"They [the majority] have discovered in the Fourteenth Amendment a 'fundamental right' overlooked by every person alive at the time of ratification, and almost everyone else in the time since."
Scalia called out the majority for acting like activists, not judges. (He was similarly critical in Thursday's ruling on health care.) "States are free to adopt whatever laws they like, even those that offend the esteemed Justices' 'reasoned judgment,'" he wrote.
Scalia's scorn went beyond picking apart the majority's legal judgement. He also made fun of their language.
The majority began its opinion with the line: "The Constitution promises liberty to all within its reach, a liberty that includes certain specific rights that allow persons, within a lawful realm, to define and express their identity."
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Scalia wrote that if he ever were to join an opinion that began with that sentence he "would hide my head in a bag," saying such language was more like the "mystical aphorisms of the fortune cookie" than, say, legendary Chief Justice John Marshall.
Elsewhere, the majority wrote "The nature of marriage is that, through its enduring bond, two persons together can find other freedoms, such as expression, intimacy, and spirituality."
Scalia scoffed at this assertion, saying that even "the nearest hippie" would know that marriage hinders the freedom of intimacy. Here are his words:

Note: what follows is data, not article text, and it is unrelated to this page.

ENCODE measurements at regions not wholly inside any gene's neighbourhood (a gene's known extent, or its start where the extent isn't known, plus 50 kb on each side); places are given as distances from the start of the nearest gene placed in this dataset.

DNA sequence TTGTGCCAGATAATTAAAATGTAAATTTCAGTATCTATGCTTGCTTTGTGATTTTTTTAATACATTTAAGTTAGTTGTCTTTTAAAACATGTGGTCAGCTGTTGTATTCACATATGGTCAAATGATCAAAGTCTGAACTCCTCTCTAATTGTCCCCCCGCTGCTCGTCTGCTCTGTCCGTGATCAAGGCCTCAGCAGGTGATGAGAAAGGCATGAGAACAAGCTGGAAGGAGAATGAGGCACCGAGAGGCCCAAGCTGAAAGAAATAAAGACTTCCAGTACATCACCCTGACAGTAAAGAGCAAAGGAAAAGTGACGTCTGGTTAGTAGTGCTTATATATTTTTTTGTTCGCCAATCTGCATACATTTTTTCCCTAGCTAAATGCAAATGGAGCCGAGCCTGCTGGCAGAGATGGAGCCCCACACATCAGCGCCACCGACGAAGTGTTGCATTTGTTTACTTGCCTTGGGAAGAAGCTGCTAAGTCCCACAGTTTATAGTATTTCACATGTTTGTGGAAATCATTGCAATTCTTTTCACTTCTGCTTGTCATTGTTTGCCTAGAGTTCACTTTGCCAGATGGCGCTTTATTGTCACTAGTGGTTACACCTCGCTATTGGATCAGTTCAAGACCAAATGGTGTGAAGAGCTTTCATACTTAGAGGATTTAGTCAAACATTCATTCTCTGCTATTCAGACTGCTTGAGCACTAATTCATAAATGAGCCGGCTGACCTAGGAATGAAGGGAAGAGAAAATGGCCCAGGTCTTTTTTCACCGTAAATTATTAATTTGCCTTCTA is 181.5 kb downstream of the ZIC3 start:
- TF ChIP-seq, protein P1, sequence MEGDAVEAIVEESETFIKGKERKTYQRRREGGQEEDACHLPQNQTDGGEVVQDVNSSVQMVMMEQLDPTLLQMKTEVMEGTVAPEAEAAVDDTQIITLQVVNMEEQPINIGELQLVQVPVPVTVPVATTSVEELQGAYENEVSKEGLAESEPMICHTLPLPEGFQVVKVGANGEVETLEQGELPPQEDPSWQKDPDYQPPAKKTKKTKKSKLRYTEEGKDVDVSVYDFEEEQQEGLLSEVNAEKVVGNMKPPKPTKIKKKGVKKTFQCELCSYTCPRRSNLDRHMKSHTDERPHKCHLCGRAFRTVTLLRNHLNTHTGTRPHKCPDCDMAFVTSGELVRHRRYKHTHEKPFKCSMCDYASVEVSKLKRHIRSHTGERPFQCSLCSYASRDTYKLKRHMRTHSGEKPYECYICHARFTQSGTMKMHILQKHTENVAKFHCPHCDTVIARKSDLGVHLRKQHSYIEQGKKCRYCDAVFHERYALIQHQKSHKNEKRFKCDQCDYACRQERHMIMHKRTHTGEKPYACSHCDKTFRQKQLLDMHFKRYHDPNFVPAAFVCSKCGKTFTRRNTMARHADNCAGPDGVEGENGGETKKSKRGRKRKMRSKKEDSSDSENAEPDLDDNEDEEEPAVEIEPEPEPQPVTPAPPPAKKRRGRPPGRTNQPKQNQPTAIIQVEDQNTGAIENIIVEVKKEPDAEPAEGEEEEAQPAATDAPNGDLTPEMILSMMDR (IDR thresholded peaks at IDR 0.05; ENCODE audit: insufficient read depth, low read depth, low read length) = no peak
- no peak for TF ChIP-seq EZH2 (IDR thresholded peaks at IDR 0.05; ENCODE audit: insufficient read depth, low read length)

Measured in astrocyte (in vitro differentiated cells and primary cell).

Really? Who ever thought that intimacy and spirituality [whatever that means] were freedoms? And if intimacy is, one would think Freedom of Intimacy is abridged rather than expanded by marriage. Ask the nearest hippie.
What the nearest hippie knows about intimacy, Scalia did not say.
Justice Clarence Thomas
In his own separate dissent, which Scalia also joined, Thomas pilloried the majority opinion as "at odds not only with the Constitution, but with the principles upon which our nation were built."
Kennedy and the Court's liberal wing are invoking a definition of "liberty" that the Constitution's framers "would not have recognized, to the detriment of the liberty they sought to protect."
"Along the way, it rejects the idea—captured in our Declaration of Independence—that human dignity is innate and suggests instead that it comes from the Government," Thomas said. "This distortion of our Constitution not only ignores the text, it inverts the relationship between the individual and the state in our Republic. I cannot agree with it."
Thomas: "This distortion of our Constitution not only ignores the text, it inverts the relationship between the individual and the state in our Republic. I cannot agree with it."
Thomas argued that the majority erred in its interpretation of the 14th Amendment's due-process clause by reading it as more expansive and far-reaching than originally intended. The plantiffs lack standing on this issue, he continued, because they did not adequately show that a state ban on same-sex marriage constitutes a true deprivation of "liberty" under the law.